highlight and celebrate the positive impacts of the convention towards
women. The day is also used to highlight other forms of discrimination
and challenges facing women. The Women, Energy and Climate Change Forum
will be highlighting economic and policy barriers access to energy.
Energy is fundamental to sustainable development; however the energy
system in SA is not adequate for women to lead meaningful lives. Eskom
is acting as a barrier towards development in the country, especially
for poor people. Poor women are unable to pay the high tariffs demanded
Many poor households remain unconnected to the electricity grid, or are
unable to afford electricity entirely, leading to them instead to use
fuel-wood, coal and paraffin as their primary energy carriers. Many
others suffer varying frequencies of disconnections due to their
inability to purchase electricity in advance, although most are able to
pay at least some on a regular basis.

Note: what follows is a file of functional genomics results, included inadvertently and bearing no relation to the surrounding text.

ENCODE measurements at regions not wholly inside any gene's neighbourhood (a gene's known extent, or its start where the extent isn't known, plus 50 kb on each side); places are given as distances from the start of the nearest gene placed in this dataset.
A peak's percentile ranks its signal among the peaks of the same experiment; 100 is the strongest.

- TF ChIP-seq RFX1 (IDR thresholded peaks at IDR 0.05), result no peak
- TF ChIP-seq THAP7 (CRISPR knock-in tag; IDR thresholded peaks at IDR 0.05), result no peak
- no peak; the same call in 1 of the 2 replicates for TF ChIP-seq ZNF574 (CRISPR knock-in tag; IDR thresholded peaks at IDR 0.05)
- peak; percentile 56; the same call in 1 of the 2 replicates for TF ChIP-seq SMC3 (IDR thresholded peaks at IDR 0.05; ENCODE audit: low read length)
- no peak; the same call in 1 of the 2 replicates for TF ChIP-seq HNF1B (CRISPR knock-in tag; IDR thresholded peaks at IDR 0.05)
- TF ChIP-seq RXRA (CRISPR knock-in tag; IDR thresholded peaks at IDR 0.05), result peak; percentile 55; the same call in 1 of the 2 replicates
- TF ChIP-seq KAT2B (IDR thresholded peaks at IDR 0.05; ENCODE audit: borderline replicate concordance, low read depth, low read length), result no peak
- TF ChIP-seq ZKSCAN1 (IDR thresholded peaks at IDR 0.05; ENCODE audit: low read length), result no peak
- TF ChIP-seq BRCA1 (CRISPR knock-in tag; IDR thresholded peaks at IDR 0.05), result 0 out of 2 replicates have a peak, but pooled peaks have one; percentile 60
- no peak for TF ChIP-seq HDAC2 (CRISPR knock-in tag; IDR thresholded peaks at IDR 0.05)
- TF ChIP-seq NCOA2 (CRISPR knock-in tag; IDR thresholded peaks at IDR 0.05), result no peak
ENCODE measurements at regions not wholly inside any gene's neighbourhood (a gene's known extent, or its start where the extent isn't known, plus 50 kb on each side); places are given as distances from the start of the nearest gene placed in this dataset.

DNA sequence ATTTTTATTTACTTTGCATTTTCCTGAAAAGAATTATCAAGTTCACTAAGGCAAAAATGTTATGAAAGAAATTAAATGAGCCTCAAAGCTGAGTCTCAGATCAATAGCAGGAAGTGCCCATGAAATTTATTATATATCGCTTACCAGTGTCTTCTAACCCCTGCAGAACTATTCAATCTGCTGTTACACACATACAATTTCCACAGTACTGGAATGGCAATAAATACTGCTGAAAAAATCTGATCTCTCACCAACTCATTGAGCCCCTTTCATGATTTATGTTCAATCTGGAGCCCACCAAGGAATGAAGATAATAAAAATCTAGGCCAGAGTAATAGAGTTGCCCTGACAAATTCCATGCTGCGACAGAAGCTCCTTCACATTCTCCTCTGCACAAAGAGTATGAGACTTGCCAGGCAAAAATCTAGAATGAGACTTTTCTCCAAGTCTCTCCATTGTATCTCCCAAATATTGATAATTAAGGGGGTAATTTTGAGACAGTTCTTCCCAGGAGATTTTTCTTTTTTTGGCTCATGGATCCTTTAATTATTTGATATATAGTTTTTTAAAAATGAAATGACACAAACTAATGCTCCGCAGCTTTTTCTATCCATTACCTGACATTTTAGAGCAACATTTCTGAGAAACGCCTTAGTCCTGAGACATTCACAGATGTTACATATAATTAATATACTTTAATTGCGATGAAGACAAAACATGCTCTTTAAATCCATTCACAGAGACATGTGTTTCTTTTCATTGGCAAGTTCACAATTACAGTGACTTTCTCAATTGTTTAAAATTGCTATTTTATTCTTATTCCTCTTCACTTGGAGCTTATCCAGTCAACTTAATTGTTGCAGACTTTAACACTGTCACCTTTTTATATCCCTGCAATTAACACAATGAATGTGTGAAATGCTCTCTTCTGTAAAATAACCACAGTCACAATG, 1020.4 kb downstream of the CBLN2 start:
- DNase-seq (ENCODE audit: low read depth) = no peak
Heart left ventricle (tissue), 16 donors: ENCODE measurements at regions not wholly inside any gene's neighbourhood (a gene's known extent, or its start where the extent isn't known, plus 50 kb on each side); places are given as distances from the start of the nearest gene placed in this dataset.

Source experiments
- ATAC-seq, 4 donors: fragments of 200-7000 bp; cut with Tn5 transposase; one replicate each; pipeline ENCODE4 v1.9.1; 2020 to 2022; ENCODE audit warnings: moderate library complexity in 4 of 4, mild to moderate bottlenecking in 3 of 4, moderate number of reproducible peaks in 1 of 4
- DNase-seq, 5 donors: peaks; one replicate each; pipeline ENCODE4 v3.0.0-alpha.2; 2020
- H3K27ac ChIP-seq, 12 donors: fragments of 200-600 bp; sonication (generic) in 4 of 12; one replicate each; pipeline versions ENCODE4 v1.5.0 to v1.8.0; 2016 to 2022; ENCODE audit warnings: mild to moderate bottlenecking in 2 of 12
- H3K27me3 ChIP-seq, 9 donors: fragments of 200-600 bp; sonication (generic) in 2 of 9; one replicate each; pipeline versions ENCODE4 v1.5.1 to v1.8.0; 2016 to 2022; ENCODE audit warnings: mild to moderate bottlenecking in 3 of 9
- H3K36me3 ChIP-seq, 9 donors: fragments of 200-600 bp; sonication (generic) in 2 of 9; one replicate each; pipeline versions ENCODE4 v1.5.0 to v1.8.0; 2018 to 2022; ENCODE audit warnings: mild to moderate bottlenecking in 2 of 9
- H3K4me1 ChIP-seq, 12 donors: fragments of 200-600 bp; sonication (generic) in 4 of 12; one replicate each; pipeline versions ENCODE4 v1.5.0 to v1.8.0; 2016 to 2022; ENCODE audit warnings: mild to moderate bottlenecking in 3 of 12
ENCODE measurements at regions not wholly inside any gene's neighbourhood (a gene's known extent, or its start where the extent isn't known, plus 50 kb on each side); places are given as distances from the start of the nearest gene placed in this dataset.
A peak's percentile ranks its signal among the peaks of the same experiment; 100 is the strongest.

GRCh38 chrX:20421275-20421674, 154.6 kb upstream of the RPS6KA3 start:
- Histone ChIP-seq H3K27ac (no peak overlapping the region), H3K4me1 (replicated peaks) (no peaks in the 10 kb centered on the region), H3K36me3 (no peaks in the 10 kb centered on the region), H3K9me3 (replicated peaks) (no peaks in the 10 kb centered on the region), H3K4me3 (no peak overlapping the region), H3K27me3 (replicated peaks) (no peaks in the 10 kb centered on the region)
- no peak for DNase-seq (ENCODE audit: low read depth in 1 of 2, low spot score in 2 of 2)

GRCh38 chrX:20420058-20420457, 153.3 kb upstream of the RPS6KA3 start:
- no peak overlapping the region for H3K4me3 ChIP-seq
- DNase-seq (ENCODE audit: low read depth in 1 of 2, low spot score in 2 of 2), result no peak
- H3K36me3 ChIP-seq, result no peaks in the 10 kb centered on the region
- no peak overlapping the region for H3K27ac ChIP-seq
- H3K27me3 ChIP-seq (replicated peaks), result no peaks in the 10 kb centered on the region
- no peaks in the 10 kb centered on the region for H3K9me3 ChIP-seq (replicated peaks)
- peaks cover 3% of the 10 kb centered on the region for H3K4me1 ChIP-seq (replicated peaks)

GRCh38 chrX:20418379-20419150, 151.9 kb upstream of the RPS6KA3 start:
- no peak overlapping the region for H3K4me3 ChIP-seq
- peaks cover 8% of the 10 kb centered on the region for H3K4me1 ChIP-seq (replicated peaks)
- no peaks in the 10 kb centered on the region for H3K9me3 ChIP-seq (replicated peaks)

In addition Eskom’s current generation path (coal and nuclear) will
result in environmental destruction, through global warming and
radioactive waste, and will not address the chronic unemployment that
blights South African Women. Renewable energy avoids environmental
destruction and creates more jobs than either coal or nuclear.
We will be calling on Eskom to:
End prepaid electricity metering system and institute meaning free
basic electricity for all South Africans. Eskom’s current proposal of
70kWh per month on a 20amp connection is an insult to millions of women,
when it can subsidise Australian mineral; BHP Billiton to the tune of R9
billion a year.
Invest massively in renewable energy technologies and halt the
building of new coal fired power stations.
Stop investing in nuclear power; it is not safe, cost effective
alternative to coal. We demand that no new nuclear power plants should
be built in South Africa.